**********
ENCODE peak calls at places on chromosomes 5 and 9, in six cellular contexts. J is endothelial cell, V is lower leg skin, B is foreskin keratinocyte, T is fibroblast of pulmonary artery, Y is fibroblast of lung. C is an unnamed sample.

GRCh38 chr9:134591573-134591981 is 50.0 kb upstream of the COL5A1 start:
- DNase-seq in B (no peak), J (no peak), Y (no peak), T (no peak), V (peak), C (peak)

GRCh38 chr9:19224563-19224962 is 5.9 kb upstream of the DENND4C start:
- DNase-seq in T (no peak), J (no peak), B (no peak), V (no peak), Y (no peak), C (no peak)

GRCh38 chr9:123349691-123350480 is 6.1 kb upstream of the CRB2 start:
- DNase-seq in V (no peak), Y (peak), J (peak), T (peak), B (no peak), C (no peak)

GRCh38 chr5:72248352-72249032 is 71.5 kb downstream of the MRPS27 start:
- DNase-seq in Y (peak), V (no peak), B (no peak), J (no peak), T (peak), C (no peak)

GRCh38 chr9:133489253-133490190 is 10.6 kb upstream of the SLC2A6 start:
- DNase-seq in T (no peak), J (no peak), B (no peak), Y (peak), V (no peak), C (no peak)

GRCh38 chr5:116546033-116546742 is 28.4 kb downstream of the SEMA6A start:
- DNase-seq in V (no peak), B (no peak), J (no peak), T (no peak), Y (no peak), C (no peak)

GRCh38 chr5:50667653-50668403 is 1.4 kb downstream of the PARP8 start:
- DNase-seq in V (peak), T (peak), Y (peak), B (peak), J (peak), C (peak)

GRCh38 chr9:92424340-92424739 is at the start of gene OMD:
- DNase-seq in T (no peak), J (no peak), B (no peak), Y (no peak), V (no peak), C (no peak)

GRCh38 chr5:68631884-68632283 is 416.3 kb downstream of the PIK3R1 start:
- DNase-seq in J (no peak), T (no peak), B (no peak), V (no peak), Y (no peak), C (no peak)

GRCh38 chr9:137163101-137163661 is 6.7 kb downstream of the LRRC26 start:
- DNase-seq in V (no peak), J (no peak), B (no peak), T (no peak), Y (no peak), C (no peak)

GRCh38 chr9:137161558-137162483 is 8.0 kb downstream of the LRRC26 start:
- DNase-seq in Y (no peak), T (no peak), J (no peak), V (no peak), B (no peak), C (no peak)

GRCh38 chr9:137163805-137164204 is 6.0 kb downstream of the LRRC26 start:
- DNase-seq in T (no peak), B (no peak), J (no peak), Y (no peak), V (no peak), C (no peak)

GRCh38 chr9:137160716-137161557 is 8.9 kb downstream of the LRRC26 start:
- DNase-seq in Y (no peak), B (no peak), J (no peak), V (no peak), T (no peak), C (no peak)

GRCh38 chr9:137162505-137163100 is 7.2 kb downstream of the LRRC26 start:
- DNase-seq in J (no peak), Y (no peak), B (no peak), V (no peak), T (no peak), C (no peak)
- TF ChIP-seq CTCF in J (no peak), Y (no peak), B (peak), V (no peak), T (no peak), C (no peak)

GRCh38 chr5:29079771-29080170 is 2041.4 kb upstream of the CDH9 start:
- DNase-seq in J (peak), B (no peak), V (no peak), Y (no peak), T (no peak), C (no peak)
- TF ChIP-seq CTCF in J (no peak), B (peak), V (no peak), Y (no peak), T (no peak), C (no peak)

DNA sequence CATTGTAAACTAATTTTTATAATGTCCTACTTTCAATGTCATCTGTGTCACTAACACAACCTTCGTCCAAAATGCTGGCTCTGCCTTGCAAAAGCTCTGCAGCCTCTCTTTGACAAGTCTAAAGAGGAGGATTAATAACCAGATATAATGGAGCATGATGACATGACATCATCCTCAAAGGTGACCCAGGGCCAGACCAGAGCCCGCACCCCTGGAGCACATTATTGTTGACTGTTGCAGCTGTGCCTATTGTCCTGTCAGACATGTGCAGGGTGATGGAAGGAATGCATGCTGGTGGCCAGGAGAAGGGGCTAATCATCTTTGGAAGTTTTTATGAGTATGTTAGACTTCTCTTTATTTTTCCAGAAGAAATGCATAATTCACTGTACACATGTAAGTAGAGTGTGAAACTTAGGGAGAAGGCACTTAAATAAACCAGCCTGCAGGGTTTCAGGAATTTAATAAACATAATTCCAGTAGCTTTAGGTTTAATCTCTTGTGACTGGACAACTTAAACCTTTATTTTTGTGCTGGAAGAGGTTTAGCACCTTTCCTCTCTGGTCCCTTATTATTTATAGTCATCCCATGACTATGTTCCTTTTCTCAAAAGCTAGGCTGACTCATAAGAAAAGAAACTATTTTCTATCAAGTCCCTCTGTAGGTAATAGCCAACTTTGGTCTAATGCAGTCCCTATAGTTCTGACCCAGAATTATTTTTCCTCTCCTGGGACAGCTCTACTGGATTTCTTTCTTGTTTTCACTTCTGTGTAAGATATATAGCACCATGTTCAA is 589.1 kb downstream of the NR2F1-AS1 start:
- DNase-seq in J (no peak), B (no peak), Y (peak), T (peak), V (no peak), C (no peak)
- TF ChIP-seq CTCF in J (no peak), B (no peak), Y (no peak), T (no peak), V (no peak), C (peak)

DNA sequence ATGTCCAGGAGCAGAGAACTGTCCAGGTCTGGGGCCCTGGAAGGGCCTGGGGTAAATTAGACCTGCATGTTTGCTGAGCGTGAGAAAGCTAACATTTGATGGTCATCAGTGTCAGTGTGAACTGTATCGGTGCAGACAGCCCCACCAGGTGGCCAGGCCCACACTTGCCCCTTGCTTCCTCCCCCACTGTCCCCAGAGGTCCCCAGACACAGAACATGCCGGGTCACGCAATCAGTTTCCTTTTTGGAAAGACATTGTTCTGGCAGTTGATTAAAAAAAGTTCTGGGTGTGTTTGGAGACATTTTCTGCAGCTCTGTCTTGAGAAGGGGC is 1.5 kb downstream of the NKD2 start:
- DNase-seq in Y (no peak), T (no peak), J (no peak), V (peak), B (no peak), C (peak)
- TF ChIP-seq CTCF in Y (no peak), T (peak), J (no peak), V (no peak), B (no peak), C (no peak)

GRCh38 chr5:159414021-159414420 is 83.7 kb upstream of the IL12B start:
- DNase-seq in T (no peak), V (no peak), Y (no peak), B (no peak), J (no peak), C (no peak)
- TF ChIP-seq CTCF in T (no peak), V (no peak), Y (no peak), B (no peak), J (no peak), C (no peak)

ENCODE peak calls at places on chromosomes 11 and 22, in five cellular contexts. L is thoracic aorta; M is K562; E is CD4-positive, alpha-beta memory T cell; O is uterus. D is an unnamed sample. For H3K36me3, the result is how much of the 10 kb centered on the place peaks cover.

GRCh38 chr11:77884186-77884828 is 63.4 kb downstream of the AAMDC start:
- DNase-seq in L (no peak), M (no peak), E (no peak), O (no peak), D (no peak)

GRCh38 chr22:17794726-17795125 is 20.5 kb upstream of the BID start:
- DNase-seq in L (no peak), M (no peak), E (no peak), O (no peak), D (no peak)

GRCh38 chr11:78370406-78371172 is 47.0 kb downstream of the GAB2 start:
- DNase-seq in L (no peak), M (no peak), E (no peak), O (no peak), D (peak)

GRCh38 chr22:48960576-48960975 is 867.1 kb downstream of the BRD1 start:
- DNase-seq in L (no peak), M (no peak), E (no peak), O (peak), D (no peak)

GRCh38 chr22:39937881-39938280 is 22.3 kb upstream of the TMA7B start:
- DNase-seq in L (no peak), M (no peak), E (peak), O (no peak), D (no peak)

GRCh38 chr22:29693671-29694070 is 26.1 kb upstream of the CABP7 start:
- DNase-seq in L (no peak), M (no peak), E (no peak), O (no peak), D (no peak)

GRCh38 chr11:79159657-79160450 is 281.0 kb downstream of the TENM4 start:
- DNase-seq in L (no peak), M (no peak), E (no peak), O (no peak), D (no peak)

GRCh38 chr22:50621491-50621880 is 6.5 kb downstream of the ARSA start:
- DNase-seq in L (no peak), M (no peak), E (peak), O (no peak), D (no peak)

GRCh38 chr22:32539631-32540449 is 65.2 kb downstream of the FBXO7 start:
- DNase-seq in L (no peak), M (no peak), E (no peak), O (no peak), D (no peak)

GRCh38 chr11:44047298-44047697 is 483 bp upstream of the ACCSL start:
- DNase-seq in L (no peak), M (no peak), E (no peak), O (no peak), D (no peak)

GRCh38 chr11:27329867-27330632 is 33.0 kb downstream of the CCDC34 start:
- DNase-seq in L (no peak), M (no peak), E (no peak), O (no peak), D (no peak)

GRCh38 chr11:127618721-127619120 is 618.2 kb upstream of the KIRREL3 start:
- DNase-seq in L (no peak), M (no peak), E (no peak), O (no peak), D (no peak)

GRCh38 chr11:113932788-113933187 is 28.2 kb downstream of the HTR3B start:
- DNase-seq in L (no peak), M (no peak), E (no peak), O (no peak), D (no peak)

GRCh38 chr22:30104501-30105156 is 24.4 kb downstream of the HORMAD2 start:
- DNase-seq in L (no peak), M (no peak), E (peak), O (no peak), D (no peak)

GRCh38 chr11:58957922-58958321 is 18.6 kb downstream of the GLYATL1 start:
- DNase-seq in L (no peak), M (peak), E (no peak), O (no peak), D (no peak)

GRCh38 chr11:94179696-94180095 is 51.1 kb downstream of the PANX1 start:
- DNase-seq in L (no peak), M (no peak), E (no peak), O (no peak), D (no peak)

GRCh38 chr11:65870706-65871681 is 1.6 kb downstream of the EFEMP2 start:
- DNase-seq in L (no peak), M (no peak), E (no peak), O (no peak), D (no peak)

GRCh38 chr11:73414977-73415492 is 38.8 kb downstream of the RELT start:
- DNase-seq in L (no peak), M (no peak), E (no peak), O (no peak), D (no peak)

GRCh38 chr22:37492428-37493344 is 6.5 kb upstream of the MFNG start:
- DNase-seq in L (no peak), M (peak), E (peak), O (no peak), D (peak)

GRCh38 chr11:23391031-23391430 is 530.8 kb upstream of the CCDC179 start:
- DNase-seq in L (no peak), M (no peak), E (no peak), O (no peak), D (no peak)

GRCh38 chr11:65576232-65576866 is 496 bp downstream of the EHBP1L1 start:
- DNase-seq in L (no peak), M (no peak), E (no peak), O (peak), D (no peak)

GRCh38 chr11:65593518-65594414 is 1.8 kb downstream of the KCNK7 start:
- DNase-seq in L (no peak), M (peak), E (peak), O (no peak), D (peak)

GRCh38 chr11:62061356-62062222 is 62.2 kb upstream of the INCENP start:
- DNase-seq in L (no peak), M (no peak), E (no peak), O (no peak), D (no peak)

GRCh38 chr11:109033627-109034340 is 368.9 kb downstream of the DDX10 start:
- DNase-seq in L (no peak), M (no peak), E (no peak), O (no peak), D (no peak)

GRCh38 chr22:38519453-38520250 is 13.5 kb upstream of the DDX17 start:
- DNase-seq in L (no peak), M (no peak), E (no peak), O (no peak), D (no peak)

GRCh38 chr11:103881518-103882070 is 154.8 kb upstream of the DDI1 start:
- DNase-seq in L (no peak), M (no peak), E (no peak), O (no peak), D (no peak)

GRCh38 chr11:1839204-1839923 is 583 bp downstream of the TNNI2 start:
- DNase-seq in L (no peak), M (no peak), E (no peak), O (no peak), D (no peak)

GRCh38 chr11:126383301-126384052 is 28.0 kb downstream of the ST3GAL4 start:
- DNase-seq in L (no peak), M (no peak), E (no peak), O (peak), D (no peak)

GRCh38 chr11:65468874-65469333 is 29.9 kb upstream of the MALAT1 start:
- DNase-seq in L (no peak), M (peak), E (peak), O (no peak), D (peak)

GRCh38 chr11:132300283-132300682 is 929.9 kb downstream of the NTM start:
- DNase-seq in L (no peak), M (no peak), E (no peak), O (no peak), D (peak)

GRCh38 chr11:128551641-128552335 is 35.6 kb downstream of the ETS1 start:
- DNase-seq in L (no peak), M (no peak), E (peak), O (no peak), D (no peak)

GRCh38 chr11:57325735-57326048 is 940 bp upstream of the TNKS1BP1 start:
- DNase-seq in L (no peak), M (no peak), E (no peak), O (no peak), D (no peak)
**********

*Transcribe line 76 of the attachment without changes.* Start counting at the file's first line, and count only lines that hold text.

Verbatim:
GRCh38 chr11:65870706-65871681 is 1.6 kb downstream of the EFEMP2 start: